“I have a real issue with the Old Testament” and the “mixing up” of ancient and modern Israel, the late Edward Said’s sister Grace stated during the November 8-9, 2013, Waging Peace in Palestine & Israel conference in Washington, DC. As previously analyzed, this event of self-professed Christians castigated modern Israel’s entire existence as unjust, yet, as Said indicated, Israel’s Biblical past did not go unscathed at the conference either. The conference’s revisionist history delegitimized Israel with a transformation of the Bible’s Jewish heritage into the inheritance of a Palestinian people who in turn appeared unified across centuries and cultural divides.
Mitri Rehab, a Palestinian Lutheran pastor from Bethlehem, set a Biblically jarring, anachronistic tone in a keynote address on the morning of November 9, the conference’s single full day of events. As a “Palestinian Arab Christian” born in Bethlehem five years before the 1967 Six Day War, Rehab spoke of the Bible as “our story,” the “story of my forefathers.” The “Bible did not originate in the Bible Belt,” Rehab analyzed, but “actually in Palestine.” When discussing Jeremiah in the Old Testament, Rehab praised this prophet’s faith in God “to invest in Palestine” (Jeremiah 32:6-15).
Rehab thereby appeared to advocate the theses of individuals like the leftwing Israeli Jew Schlomo Sand, author of the The Invention of the Jewish People. Available for purchase at the conference, this 2010 book argued in a discredited thesis (see here and here) that ancient Jews assimilated over time following Roman subjugation to successive inhabitants of the Holy Land like the Arabs. Rather than the descendants of diaspora exiles, meanwhile, modern Jews in Europe and elsewhere largely descended from Jewish converts.
Thus Palestinian Arabs like Rehab, and not Jews who have settled modern Israel, have a far superior ancestral claim to what Rehab called without exception “Palestine,” central scene of the Bible’s narrative. Astonishingly, Rehab believes that the Jewish Old Testament and the New Testament narrative of how various Jews spread the Gospel of the Jew Jesus as messiah are part of his “Palestinian” history. Accordingly, Rehab criticized that Israeli Jews “should not be able to confiscate” the Biblical story along with the Holy Land and denounced “myths” of Jews coming home to Israel. Palestinians lost “our narrative” in 1948 with Israel’s establishment and are now “aliens in the Holy Land.”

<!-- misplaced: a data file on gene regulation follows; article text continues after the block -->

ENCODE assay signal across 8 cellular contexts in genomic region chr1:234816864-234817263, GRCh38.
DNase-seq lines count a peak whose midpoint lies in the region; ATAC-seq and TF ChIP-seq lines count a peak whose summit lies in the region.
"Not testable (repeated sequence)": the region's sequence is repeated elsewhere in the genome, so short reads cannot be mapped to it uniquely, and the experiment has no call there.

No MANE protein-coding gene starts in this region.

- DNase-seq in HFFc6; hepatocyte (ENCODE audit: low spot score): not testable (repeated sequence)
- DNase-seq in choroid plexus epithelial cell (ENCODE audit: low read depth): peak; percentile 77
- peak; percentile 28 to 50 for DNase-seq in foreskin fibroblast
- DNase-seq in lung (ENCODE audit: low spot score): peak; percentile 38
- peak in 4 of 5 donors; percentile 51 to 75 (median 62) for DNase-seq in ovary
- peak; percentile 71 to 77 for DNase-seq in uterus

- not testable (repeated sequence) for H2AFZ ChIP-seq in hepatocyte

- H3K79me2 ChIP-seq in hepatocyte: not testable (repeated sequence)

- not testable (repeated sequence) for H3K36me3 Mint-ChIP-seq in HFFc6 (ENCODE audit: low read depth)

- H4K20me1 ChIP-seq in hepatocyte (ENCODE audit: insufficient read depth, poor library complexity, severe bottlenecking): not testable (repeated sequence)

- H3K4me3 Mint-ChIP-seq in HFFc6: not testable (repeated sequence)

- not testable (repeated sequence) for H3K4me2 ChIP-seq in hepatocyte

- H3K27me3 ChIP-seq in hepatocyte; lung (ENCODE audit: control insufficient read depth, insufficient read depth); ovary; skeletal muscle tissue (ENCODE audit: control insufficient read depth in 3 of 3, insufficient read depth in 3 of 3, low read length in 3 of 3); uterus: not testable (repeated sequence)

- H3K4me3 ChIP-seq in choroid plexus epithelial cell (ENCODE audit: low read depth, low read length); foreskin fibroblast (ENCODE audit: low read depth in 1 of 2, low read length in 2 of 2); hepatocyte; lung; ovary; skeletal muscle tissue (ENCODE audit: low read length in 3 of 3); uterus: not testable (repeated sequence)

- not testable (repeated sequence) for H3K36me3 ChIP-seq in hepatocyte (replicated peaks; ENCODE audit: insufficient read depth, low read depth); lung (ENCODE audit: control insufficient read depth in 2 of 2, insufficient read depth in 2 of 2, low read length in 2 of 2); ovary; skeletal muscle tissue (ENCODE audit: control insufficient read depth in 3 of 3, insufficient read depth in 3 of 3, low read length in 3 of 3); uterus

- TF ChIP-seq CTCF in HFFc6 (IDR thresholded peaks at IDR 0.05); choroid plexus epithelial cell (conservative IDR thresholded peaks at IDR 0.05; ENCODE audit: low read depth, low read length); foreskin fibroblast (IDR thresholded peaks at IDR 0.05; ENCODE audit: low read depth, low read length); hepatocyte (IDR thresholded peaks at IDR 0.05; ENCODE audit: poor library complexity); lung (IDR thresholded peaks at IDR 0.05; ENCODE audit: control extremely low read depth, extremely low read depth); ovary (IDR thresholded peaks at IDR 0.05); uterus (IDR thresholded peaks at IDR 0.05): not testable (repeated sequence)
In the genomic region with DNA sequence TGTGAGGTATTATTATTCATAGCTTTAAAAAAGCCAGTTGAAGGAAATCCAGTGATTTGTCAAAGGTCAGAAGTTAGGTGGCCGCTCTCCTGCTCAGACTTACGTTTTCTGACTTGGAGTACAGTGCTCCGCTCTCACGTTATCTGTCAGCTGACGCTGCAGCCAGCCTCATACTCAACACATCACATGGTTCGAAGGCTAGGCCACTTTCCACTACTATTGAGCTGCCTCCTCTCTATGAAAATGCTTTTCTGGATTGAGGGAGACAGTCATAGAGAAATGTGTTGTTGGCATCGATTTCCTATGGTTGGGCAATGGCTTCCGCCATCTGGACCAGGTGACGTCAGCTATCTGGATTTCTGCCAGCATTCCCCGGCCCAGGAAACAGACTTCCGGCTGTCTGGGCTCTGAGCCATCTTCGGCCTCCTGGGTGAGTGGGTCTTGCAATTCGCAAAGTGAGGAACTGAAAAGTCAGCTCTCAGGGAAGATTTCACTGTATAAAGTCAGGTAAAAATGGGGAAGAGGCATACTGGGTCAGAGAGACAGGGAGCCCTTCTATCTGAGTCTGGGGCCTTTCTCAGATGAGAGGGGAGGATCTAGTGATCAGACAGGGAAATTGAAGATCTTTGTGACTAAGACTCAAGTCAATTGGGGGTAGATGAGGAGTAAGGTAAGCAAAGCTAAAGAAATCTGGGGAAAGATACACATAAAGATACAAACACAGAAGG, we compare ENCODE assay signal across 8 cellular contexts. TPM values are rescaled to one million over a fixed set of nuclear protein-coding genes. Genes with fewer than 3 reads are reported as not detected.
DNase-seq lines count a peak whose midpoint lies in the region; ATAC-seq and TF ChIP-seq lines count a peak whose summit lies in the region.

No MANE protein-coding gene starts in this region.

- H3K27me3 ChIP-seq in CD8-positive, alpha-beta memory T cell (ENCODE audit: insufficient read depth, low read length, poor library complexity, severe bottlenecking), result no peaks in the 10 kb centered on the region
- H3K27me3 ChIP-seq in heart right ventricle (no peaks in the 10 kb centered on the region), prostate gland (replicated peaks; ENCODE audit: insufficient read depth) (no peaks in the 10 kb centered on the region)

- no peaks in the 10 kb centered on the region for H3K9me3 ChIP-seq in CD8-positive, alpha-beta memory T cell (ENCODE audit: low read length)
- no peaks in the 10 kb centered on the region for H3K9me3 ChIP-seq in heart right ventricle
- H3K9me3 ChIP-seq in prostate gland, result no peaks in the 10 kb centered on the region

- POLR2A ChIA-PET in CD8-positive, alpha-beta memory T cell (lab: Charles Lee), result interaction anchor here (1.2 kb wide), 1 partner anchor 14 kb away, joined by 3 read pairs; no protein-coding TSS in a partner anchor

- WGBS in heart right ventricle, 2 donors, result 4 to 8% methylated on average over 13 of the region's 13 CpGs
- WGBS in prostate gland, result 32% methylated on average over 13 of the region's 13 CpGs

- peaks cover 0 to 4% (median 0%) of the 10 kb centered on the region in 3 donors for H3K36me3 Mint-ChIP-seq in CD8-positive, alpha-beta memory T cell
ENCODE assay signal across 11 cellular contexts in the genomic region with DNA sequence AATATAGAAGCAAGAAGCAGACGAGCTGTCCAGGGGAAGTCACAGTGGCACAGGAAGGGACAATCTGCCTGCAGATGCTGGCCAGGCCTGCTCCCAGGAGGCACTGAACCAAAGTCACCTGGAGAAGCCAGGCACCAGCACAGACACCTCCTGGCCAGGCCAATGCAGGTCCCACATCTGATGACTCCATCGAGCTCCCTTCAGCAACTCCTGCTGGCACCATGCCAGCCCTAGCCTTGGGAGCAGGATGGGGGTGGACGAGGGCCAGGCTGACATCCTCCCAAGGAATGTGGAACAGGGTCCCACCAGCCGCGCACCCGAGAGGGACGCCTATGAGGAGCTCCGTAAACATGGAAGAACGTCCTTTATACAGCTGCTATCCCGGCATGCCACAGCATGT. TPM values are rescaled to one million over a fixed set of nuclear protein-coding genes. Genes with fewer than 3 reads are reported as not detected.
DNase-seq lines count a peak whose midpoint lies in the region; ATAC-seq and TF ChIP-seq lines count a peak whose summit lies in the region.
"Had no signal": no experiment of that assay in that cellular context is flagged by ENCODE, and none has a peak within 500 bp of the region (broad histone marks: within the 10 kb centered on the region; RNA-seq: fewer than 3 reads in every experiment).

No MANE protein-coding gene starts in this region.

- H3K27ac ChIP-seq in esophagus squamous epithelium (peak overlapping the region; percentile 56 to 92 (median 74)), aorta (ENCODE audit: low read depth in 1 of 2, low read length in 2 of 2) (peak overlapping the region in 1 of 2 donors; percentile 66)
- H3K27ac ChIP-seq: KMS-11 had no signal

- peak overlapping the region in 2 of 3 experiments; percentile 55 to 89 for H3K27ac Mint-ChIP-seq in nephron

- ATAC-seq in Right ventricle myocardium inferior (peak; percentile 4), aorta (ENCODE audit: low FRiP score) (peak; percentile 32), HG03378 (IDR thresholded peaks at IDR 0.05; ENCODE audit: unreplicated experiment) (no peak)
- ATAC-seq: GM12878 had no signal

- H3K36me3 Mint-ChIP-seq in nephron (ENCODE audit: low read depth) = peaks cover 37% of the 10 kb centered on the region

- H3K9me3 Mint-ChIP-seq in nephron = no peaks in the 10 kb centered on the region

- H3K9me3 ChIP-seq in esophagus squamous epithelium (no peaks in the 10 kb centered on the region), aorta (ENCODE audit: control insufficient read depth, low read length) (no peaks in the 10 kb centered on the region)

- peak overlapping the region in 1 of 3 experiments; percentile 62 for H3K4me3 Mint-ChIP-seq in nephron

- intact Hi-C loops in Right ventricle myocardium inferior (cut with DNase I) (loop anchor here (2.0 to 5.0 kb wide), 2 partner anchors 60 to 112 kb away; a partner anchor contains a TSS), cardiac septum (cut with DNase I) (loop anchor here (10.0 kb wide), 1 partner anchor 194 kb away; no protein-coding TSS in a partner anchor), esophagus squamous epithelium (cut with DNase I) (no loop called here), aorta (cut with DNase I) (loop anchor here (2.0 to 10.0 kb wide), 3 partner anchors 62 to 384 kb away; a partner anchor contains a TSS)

Yet the name Palestine for the Holy Land derives from Roman Emperor Hadrian’s designation of Israel as such in 135 AD using a Latinized version of Philistines, a Hellenistic people who in ancient times lived along the Mediterranean coast around Gaza. Roman reference to the “arch-enemies of the Israelites” was not accidental, as Emmy Award-winning journalist Simcha Jacobovici notes. Following the failed 132-135 AD Jewish Bar Kochba revolt, the Romans wanted “to erase the Jewish presence from Judea and to designate their homeland with reference to their Biblical enemies.”
Hadrian also changed the name of Jerusalem to Aelia Capitalina in honor of his clan name. During this period the Romans intentionally violated Jewish law with the placement of pagan deity statues in Jerusalem’s ruins. By contrast, a Roman coin marking the capture of Jerusalem during the failed Jewish revolt of 70 AD bore the Latin inscription “Judaea Capta [Judea captured].”
Similarly, the Bible speaks a geographical language completely different from Rehab’s strained invocations of “Palestine.” Philip Farah of thePalestinian Christian Alliance for Palestine (PCAP) unintentionally recalled this truth while reading during the November 8 opening service from Isaiah 2:1-4. This passage’s famed reference to peoples who “will beat their swords into plowshares” presupposes that the “law will go out from Zion.” Rehab’s Prophet Jeremiah, meanwhile, spoke of a “God of Israel” common throughout the Bible.
With respect to modern Judaism therefore, the Gentile Rehab seems to reject the Apostle Paul’s injunction to “not be arrogant, but tremble” (Romans 11:20) before Judaism given Jesus’ statement that “salvation is from the Jews” (John 4:22). Unlike other Christians, Rehab draws apparently no affinity for Jews from the Old Testament’s original revelation of the one true “God of Abraham, Isaac, and Jacob” (Acts 3:13) completed in the New Testament. Rehab sees no connection between the “Jewish flesh” in which Jesus became God incarnate, now remembered or indeed transubstantiated in the Eucharist, as the late Catholic priest and scholar Richard John Neuhaus noted, and modern Jews. If anything, these Jews owe a theological debt to Rehab’s “Palestine.”
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